Millions of working-age Americans live with diabetes, asthma, hepatitis C, rheumatoid arthritis, cancer, HIV and other serious diseases. Many of these individuals are able to continue working and have improved quality of life due, in large part, to the introduction of highly effective specialty pharmaceuticals. However, the high cost and complexity of these treatments are having a significant cost and management impact on patients and payers.

"Innovative specialty medications, such as targeted therapies and immunotherapies, are leading to breathtaking progress in survival rates for many blood cancer patients," said Brian Rosen of The Leukemia & Lymphoma Society (LLS). "The challenge – one that LLS is committed to – is advocating for enlightened public policies that provide sustainable patient access to lifesaving specialty medications while encouraging advancement in medical innovation."

"While there are accepted guidelines for conditions such as rheumatoid arthritis and multiple sclerosis, care providers have much less evidence to guide them in selecting medications, treatment duration and dosage for patients with other diseases. The rapid emergence of new treatments further compounds this challenge," said Lee Newcomer of UnitedHealthcare. "As a result, patients may continue to take complex medications that are minimally or no longer effective, incurring the costs of these drugs as well as enduring their side effects."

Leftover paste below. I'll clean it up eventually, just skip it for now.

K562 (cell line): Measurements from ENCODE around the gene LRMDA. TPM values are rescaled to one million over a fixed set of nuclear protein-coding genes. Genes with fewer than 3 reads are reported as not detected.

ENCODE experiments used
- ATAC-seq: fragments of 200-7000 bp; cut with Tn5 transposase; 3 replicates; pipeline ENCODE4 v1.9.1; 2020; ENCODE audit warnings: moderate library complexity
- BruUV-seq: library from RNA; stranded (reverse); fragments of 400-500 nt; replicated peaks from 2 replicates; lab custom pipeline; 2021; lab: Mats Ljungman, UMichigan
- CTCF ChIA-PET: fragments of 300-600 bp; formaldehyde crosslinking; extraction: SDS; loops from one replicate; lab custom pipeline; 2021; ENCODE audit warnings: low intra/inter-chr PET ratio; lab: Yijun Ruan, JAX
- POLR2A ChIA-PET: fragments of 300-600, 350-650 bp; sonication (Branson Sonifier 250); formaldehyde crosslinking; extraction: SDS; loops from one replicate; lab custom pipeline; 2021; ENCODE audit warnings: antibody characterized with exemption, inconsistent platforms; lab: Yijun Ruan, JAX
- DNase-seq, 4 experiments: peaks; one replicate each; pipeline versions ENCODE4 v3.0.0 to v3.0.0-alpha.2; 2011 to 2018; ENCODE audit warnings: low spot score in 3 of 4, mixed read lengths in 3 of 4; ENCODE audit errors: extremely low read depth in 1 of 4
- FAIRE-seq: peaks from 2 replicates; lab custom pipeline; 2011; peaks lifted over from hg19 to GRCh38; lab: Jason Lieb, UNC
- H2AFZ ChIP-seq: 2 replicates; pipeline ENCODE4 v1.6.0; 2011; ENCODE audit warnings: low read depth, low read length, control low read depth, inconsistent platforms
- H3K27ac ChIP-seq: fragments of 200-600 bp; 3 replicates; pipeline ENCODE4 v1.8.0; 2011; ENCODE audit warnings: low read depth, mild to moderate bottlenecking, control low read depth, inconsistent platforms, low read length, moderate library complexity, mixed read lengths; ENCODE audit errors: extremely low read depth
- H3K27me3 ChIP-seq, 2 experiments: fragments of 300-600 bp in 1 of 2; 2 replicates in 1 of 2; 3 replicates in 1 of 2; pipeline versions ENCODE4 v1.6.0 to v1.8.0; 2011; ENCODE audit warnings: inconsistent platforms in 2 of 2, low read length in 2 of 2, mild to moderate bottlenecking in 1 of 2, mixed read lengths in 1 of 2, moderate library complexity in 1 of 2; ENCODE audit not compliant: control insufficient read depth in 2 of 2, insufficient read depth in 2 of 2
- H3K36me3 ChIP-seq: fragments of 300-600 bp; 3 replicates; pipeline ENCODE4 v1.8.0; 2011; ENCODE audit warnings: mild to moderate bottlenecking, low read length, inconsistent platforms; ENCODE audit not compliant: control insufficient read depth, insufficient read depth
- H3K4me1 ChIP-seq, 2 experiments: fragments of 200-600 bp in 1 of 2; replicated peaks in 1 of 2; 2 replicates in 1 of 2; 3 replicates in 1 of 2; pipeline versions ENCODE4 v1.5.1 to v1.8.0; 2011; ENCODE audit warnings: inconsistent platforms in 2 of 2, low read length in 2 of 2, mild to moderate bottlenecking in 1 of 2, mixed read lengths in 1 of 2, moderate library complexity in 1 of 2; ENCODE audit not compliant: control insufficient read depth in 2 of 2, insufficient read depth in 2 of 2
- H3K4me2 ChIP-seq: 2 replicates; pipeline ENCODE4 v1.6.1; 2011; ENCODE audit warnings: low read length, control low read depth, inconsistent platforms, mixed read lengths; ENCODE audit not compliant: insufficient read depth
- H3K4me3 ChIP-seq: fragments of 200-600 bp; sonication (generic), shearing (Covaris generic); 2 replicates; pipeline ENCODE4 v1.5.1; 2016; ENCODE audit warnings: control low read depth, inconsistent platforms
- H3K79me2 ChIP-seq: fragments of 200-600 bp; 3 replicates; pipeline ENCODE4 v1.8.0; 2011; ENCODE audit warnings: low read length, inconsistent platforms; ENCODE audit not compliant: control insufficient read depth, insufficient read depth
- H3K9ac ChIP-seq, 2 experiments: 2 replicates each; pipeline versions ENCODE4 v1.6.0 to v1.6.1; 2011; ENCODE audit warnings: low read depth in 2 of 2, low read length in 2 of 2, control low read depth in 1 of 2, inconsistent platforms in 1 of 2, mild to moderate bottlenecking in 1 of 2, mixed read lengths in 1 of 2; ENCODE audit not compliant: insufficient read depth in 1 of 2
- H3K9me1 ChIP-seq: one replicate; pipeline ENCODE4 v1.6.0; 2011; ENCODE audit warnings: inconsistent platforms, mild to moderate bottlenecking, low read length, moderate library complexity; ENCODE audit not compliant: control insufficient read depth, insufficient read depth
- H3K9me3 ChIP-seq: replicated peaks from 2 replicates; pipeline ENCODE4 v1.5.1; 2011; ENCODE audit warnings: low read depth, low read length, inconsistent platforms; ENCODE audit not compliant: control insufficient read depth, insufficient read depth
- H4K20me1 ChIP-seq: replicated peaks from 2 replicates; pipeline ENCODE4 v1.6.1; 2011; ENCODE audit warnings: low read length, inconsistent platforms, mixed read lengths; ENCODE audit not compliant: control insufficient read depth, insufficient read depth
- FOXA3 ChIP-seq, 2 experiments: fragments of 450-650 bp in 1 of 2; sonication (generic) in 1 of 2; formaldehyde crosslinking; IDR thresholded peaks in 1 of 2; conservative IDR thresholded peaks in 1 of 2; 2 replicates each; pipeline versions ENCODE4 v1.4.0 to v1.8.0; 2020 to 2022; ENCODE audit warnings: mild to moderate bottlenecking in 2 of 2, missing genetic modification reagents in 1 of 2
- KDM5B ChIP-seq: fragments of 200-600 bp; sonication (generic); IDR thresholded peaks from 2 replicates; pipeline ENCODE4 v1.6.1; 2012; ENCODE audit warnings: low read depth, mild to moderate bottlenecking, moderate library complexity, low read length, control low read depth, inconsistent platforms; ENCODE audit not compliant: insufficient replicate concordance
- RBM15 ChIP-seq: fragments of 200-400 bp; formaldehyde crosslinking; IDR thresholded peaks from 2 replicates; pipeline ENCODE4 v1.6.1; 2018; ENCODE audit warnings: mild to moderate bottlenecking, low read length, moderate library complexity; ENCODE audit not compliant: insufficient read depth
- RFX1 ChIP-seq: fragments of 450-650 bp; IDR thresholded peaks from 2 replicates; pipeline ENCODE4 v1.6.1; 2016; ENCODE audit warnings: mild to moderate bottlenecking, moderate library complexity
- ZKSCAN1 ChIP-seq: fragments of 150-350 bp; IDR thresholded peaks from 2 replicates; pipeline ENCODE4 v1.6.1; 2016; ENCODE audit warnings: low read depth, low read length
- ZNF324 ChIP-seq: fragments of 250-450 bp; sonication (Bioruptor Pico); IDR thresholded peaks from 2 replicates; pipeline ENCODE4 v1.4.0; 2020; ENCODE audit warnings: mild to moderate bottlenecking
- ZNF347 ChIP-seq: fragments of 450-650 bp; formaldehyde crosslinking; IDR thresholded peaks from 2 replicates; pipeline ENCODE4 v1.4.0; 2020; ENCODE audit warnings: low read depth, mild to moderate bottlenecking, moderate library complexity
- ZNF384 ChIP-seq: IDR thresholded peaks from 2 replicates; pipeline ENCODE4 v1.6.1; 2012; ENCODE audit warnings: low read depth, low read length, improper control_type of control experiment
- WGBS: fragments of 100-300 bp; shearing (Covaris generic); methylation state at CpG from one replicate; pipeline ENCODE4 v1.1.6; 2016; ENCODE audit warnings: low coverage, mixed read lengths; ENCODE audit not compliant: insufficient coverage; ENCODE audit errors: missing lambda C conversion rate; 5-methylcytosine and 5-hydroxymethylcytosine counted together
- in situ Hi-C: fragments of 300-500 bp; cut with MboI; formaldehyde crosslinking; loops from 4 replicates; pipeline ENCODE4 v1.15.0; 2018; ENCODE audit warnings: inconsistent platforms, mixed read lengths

All panelists agreed that there is a pressing need for more evidence-based guidelines for usage of specialty drugs across a broad range of diseases. With improved information, stakeholders would be better positioned to guide treatment decisions or develop outcomes-based approaches to contracting. Advances in comparative effectiveness research also would help to inform those discussions.

The roundtable was sponsored by OptumRx and the UnitedHealth Center for Health Reform & Modernization.  

About OptumRx

OptumRx is an innovative pharmacy benefit management business managing the prescription drug benefits of commercial, Medicare, Medicaid and other governmental health plans, as well as those of employers and unions through a national network of 66,000 community pharmacies and state-of-the-art mail service pharmacies in California and Kansas, both of which have earned the prestigious Verified Internet Pharmacy Practice Sites™ (VIPPS) accreditation by the National Association of Boards of Pharmacy. OptumRx is part of Optum, a leading information and technology-enabled health services business dedicated to making the health system work better for everyone. Visit for more information.

About UnitedHealth Center for Health Reform & Modernization

The UnitedHealth Center for Health Reform & Modernization assesses and develops innovative policies and practical solutions for the health care challenges facing the nation. Drawing on UnitedHealth Group's internal expertise and extensive external partnerships, its work falls into six priority areas:

  • Developing innovative approaches to universal coverage and health benefits, grounded in evidence-based care and consumer engagement
  • Reducing health disparities, particularly in underserved communities
  • Modernizing the care delivery system, including strengthening primary care
  • Designing payment reform strategies that better support physicians, hospitals, and other providers in delivering high quality patient-centered care
  • Modernizing Medicare, including chronic disease management
  • Developing practical cost-containment strategies to slow the growth of U.S. health care costs